I’ve spent the past four years of undergraduate study watching my words. Watching them add up to dizzying heights, then seeing them ruthlessly culled before deadlines. Seeing the term “word count” is enough to make me break out in a cold sweat. Now that I have graduated, I am increasingly aware of another, more serious way where I have to watch my words. As I sat down to pen this article (of course not literally, I am part of the keyboard crunching Generation Y after all), I drew a blank as to what I should write. All I knew is what I shouldn’t write. Being all too aware of the far-reaching, easy-to -trace and impossible-to-erase nature of posts, blogs and online articles, I was wary of writing a piece that would be highly controversial, less than constructive and completely out of my area of (limited) expertise.

This cause for concern is not all that unreasonable. By now, most of us watch what we share on social media, taking steps to ensure our private lives stay just that, private. However, a rise in blogs and online communities, like Current, means we now have a (very) public platform to engage with issues that are important to us by expressing our views through online articles. Unlike with other platforms of dialogue, such as verbal debate and discussion, our views are instantly recorded and, in essence, immutable. At the same time, we, the communicator, have the benefit of time and careful proof reading to form our words and present our thoughts unlike in verbal debate. For these reasons, we must be wise in our approach to online articles.

As young Christians, these online platforms are an invaluable way to engage with contemporary debates, providing a Christian perspective to complex social, cultural, legal and political questions. If these forums continue to inform opinion and shape culture, and they inevitably will, we should not and cannot be silent. However, while the internet provides an expansive space for us to speak up, the Bible also challenges us to watch, or “measure” our words. (Proverbs 10:19 MSG). So, how can we engage in this dialogue while watching our words?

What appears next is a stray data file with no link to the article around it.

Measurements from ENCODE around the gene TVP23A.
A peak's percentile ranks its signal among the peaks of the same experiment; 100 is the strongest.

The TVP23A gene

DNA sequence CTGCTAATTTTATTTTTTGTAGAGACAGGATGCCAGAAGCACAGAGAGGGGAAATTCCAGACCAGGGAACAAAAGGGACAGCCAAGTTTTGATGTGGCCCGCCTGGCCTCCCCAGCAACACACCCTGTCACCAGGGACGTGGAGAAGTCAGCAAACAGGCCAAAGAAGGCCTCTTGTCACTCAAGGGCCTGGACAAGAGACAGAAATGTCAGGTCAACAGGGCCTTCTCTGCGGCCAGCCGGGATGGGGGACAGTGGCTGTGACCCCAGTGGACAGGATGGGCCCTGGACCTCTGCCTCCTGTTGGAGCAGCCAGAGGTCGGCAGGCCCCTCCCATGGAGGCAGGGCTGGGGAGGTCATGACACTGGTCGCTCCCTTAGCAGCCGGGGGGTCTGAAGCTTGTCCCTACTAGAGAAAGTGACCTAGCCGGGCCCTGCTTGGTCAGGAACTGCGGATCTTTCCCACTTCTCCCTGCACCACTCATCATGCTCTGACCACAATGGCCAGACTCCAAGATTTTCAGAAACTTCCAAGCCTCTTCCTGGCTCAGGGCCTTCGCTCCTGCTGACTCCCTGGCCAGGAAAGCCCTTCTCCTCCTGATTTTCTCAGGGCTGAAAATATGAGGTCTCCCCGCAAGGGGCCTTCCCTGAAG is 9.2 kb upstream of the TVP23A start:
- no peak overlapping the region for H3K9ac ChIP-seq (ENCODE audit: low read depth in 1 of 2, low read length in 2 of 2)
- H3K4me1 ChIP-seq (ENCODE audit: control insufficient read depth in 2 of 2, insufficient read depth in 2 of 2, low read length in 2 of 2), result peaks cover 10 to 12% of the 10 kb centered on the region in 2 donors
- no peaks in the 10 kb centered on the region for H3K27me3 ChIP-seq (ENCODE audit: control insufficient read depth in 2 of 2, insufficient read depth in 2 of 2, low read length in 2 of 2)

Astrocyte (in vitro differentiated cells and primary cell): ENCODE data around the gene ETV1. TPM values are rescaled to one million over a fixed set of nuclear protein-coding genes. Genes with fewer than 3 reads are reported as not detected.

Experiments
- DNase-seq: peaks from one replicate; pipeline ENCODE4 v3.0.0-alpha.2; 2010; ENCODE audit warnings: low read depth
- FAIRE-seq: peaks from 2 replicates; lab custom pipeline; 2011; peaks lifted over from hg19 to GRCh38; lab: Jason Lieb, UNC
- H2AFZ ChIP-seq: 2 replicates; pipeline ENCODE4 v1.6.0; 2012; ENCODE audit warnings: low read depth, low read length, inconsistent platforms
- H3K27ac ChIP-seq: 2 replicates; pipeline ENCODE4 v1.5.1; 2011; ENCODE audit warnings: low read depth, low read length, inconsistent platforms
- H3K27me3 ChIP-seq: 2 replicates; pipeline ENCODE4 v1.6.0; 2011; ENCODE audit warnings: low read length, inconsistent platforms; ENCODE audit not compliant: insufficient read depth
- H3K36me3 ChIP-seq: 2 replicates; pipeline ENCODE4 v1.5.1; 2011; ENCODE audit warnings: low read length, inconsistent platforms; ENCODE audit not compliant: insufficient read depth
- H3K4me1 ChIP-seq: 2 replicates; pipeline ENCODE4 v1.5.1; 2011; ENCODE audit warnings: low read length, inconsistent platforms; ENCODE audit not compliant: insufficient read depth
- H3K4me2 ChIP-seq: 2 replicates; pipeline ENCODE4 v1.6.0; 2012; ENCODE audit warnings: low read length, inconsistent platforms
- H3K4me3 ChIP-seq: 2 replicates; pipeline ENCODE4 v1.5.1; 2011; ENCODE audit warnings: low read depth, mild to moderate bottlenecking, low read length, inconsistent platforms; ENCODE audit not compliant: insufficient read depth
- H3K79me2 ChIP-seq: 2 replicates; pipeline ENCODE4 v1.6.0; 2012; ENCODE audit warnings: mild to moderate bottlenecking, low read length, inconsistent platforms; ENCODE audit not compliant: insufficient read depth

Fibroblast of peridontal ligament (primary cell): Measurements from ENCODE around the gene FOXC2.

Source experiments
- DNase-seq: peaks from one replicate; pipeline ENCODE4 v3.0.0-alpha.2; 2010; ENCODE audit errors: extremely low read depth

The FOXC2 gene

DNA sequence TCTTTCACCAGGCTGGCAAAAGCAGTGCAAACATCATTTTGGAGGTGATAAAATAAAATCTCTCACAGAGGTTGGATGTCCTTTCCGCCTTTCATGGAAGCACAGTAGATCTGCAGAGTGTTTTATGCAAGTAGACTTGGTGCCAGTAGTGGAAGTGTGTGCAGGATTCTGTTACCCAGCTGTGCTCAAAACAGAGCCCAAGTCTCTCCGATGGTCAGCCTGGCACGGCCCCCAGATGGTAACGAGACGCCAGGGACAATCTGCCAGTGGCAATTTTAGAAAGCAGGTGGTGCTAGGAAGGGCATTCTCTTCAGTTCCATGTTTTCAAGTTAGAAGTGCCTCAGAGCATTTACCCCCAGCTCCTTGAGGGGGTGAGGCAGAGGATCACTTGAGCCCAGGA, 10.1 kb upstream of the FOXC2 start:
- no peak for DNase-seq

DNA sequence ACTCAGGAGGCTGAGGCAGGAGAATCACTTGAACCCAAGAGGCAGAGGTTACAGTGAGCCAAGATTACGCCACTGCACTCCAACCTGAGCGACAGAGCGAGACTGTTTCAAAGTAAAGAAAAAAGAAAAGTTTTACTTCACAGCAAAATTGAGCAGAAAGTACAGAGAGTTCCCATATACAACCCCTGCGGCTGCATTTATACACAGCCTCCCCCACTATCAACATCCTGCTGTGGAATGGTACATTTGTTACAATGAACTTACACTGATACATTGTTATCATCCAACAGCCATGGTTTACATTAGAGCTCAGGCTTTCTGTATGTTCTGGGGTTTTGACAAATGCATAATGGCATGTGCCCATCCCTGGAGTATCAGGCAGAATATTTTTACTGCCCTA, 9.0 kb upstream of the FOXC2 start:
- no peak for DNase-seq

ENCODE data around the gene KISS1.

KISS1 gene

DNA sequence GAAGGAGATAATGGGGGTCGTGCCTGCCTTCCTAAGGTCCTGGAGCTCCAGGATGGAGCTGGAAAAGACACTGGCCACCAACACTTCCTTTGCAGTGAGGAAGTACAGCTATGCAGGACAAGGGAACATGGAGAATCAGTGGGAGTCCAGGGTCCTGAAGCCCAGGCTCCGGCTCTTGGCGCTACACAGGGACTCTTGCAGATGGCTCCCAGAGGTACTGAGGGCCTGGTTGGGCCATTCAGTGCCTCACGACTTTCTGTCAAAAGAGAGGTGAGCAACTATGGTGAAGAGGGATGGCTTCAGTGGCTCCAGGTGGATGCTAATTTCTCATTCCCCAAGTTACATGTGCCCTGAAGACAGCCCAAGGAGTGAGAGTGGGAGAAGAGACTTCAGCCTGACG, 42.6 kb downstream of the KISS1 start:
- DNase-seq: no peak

Stop and listen

‘Those who guard their lips preserve their lives, but those who speak rashly will come to ruin.‘ (Proverbs 13:3)

Holding our tongue seems wholly unnatural in our society where freedom of expression reigns (for the most part) and social media provides a relatively, unfettered means to exercise that freedom. However, we need to practice the discipline of listening before we speak up. Listen to the Holy Spirit for wisdom and discernment. Listen to those whom you trust, for honest and sound counsel. Listen to other perspectives, to challenge your view and strengthen your argument.

Be gracious

‘The wise in heart are called discerning, and gracious words promote instruction. ‘ (Proverbs 16:21)

No opportunity should be wasted in demonstrating grace and the love of God, especially when we are engaging in debate and dialogue in the public sphere. “Gracious words promote instruction” or, to put it in another way, gracious words lend persuasion and influence. Remember this the next time you think you’re losing the argument or someone disagrees with your viewpoint, choose grace not retaliation.

Have integrity

‘Moses answered, “What if they do not believe in me or listen to me and say, ‘The Lord did not appear to you’?’ (Exodus 4:1)

Once you’ve learnt to listen and be gracious, it is important to have integrity. Too often we mistake cowardice for discernment. We are called to speak the truth in love (Ephesians 4: 15), even when we feel unqualified and it comes at great personal cost. Like Moses, when we learn to trust in God to give us the words to say, we can speak the truth boldly and fearlessly (Exodus 4: 11-12).

So watch your words… you don’t know who else will be.